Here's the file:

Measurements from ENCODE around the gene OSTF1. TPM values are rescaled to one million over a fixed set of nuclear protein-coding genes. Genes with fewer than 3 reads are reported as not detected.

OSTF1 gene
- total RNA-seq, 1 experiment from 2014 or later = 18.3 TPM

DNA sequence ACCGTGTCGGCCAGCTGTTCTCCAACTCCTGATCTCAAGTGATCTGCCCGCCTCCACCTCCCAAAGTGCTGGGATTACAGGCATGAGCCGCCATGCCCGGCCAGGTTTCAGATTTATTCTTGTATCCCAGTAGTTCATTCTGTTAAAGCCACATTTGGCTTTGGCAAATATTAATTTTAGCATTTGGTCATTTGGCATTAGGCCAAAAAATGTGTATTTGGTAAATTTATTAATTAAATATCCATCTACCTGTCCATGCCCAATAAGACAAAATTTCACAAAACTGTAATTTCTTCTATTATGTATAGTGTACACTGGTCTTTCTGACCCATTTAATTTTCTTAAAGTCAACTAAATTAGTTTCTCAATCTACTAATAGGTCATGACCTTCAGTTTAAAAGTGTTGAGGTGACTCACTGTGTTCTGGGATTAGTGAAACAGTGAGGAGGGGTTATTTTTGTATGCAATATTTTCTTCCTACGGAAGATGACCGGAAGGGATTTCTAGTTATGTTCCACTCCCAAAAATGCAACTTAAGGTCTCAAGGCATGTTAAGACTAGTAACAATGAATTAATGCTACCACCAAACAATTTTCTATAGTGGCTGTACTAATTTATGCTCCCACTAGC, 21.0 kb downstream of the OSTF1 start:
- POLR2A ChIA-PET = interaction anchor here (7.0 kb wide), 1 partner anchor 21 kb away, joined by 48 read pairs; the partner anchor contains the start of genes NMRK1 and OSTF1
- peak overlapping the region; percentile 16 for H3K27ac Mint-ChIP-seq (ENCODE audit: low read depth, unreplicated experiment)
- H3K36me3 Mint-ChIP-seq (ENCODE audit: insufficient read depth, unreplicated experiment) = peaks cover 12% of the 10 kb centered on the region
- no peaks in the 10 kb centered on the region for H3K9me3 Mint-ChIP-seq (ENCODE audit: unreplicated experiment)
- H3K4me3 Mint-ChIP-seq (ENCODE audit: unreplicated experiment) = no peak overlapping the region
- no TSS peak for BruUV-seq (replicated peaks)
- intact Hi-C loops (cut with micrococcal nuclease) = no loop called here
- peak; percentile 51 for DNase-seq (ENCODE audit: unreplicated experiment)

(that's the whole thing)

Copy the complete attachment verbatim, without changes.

Measurements from ENCODE around the gene OSTF1. TPM values are rescaled to one million over a fixed set of nuclear protein-coding genes. Genes with fewer than 3 reads are reported as not detected.

OSTF1 gene
- total RNA-seq, 1 experiment from 2014 or later = 18.3 TPM

DNA sequence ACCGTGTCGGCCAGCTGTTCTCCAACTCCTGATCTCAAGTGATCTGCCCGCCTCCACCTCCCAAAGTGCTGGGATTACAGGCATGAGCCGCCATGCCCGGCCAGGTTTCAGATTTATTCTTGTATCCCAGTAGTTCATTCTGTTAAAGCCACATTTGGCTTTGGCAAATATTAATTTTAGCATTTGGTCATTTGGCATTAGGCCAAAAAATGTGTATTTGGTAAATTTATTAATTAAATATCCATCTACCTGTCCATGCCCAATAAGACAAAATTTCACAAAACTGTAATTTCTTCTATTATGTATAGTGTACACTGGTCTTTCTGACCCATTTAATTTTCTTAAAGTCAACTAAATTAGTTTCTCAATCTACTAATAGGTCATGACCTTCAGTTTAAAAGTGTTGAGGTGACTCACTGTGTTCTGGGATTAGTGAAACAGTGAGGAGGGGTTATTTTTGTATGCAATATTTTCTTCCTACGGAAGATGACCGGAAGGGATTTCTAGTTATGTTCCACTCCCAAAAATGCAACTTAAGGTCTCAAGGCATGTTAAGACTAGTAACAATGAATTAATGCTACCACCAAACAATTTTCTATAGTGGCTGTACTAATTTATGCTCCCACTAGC, 21.0 kb downstream of the OSTF1 start:
- POLR2A ChIA-PET = interaction anchor here (7.0 kb wide), 1 partner anchor 21 kb away, joined by 48 read pairs; the partner anchor contains the start of genes NMRK1 and OSTF1
- peak overlapping the region; percentile 16 for H3K27ac Mint-ChIP-seq (ENCODE audit: low read depth, unreplicated experiment)
- H3K36me3 Mint-ChIP-seq (ENCODE audit: insufficient read depth, unreplicated experiment) = peaks cover 12% of the 10 kb centered on the region
- no peaks in the 10 kb centered on the region for H3K9me3 Mint-ChIP-seq (ENCODE audit: unreplicated experiment)
- H3K4me3 Mint-ChIP-seq (ENCODE audit: unreplicated experiment) = no peak overlapping the region
- no TSS peak for BruUV-seq (replicated peaks)
- intact Hi-C loops (cut with micrococcal nuclease) = no loop called here
- peak; percentile 51 for DNase-seq (ENCODE audit: unreplicated experiment)